The Washington Post

When life gets complicate­d, you can keep dinner simple

- BY OLGA MASSOV

When I imagined the first meal I would cook in my new house, I pictured a roasted chicken surrounded by vegetables bathed in its juices, a fresh green salad, a glass of wine and a simple, sumptuous apple cake.

Life, however, is full of twists and turns. And irony. Two days before the move, I tested positive for covid.

Throughout this pandemic, our family took every precaution to avoid getting sick, but like millions of others, covid found us at long last. The timing couldn’t have been worse.

( When I told my parents I had covid, my mother, with an unusual-for-her wryness, quipped, “Remember when we were leaving Russia and you got chickenpox?” I guess timing has never been my strong suit.)

During the week of the move, aside from the relentless migraines, I felt somewhat okay. But once the weekend arrived, a deep fatigue set in. I’d start out the day with high hopes for all the boxes I would unpack, but by 2 p.m. I’d feel as if Dementors had sucked all the life out of my body, and I’d retreat to bed. On top of everything, the air conditioni­ng in our new house broke.

Thanks to a gift card from my colleagues, we ate a lot of takeout. We also ate a lot of takeout leftovers. My new kitchen, just waiting for its inaugural meal, sat virtually untouched.

After a week, I decided I had to cook something. Anything. I knew that given my limited energy, the dish had to be simple yet delicious enough to create a warm memory of our first home-cooked meal in the new house.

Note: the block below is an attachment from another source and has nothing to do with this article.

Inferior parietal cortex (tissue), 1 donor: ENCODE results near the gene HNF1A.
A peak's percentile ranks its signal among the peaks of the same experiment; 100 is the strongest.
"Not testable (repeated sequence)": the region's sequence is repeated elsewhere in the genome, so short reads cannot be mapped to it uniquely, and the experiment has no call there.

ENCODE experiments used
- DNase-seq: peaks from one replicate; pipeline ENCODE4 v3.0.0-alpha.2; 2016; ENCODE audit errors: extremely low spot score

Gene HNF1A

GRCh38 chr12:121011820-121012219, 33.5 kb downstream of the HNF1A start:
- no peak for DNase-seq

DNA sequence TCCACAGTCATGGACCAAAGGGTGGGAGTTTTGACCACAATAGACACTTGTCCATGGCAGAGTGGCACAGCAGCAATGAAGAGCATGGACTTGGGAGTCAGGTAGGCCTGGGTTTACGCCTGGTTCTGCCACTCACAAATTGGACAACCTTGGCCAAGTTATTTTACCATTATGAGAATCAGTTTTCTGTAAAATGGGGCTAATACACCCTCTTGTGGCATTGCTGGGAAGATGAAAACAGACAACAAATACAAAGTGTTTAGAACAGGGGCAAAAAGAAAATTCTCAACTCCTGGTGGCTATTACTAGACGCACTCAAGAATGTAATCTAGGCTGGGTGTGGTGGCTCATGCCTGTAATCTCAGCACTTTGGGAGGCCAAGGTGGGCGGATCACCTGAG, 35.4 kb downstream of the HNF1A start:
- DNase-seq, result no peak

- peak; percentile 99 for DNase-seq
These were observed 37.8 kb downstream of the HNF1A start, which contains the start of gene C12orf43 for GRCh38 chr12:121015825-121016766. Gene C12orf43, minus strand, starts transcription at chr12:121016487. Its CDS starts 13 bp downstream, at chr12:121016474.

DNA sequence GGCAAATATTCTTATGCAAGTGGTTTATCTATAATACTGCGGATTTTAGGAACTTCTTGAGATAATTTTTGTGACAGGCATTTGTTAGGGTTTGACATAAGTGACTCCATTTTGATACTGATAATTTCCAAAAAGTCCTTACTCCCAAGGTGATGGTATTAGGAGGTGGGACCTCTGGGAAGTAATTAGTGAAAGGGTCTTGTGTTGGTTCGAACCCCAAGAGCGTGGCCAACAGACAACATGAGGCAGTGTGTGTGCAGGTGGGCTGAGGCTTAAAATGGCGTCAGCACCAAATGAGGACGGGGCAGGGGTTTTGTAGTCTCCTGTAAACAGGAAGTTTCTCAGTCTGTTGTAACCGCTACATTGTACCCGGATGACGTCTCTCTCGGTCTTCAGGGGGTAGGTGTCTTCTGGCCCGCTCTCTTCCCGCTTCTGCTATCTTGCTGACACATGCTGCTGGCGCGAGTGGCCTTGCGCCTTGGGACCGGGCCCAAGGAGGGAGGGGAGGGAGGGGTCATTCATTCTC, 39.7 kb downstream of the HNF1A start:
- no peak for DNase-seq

In my heart, I felt like I was letting my tribe down. Didn’t my family deserve something truly magnificen­t and momentous? Yes. And yet here I was, about to make a meal with the least amount of effort required.

When my 7-year-old asked me what was for dinner that night, I smiled and said I was making the kielbasa-lentil-kale skillet, to which he exclaimed: “Yum! I love that dish so much!” (This is not the kind of enthusiasm my kid shows for many things.)

While I was feeling ho-hum about my low-effort cooking, my kid was positively levitating with joy.

This is the kind of dish that’s so helpful to have in my back pocket.

You start out by browning kielbasa slices in the skillet, then toss in the lentils, stirring here and there, until warmed through. Then you add handfuls of chopped kale (this time I bought a bag of pre-chopped kale at the store and no, I’m not sorry), drizzle with apple cider vinegar and water to help season the mixture and wilt the kale, and cook for a few minutes more.

Call it cheating, call it semihomema­de — I call it delicious.

And here’s the best part: This ridiculous­ly easy dish happens to be super-tasty, nutritiona­lly sound, and appealing to both grown-ups and kids. As my colleague Ann Maloney noted, “You could write this dish on a small scrap of paper in just a few sentences and hand it to me, and I’d know what to do.”

Prep and cleanup are a cinch — something I’m especially grateful for given how much unpacking there’s still left to do.

There will be plenty of nights for elaborate, festive meals with family and friends, but for now, this humble skillet is more than enough.

 ?? ?? Humble ingredient­s like canned lentils and chopped kale come together in a satisfying one-pan dish, one easy enough for assistant recipes editor Olga Massov to make as she recovered from covid.
Humble ingredient­s like canned lentils and chopped kale come together in a satisfying one-pan dish, one easy enough for assistant recipes editor Olga Massov to make as she recovered from covid.
 ?? PHOTOS by REY LOPEZ FOR THE WASHINGTON POST; FOOD STYLING by NICOLA JUSTINE DAVIS FOR THE WASHINGTON POST ??
PHOTOS by REY LOPEZ FOR THE WASHINGTON POST; FOOD STYLING by NICOLA JUSTINE DAVIS FOR THE WASHINGTON POST

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